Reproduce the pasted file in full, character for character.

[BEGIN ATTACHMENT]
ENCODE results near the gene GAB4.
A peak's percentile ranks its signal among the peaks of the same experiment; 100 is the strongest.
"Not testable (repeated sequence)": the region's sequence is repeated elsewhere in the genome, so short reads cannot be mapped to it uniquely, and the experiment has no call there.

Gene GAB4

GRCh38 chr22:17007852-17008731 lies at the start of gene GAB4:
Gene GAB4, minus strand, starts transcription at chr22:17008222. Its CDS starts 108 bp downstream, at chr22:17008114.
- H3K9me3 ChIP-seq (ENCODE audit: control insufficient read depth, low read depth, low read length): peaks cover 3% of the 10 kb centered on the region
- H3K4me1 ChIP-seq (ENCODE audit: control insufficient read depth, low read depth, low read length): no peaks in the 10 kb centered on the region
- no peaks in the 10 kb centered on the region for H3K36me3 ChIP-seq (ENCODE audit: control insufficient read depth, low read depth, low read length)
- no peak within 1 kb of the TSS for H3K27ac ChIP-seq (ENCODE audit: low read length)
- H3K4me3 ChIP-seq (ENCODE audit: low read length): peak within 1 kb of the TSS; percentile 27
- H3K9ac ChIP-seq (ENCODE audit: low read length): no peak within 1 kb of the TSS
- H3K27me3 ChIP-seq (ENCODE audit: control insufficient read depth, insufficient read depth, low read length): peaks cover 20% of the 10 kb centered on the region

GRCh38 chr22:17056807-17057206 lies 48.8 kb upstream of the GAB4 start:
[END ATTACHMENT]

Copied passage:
ENCODE results near the gene GAB4.
A peak's percentile ranks its signal among the peaks of the same experiment; 100 is the strongest.
"Not testable (repeated sequence)": the region's sequence is repeated elsewhere in the genome, so short reads cannot be mapped to it uniquely, and the experiment has no call there.

Gene GAB4

GRCh38 chr22:17007852-17008731 lies at the start of gene GAB4:
Gene GAB4, minus strand, starts transcription at chr22:17008222. Its CDS starts 108 bp downstream, at chr22:17008114.
- H3K9me3 ChIP-seq (ENCODE audit: control insufficient read depth, low read depth, low read length): peaks cover 3% of the 10 kb centered on the region
- H3K4me1 ChIP-seq (ENCODE audit: control insufficient read depth, low read depth, low read length): no peaks in the 10 kb centered on the region
- no peaks in the 10 kb centered on the region for H3K36me3 ChIP-seq (ENCODE audit: control insufficient read depth, low read depth, low read length)
- no peak within 1 kb of the TSS for H3K27ac ChIP-seq (ENCODE audit: low read length)
- H3K4me3 ChIP-seq (ENCODE audit: low read length): peak within 1 kb of the TSS; percentile 27
- H3K9ac ChIP-seq (ENCODE audit: low read length): no peak within 1 kb of the TSS
- H3K27me3 ChIP-seq (ENCODE audit: control insufficient read depth, insufficient read depth, low read length): peaks cover 20% of the 10 kb centered on the region

GRCh38 chr22:17056807-17057206 lies 48.8 kb upstream of the GAB4 start: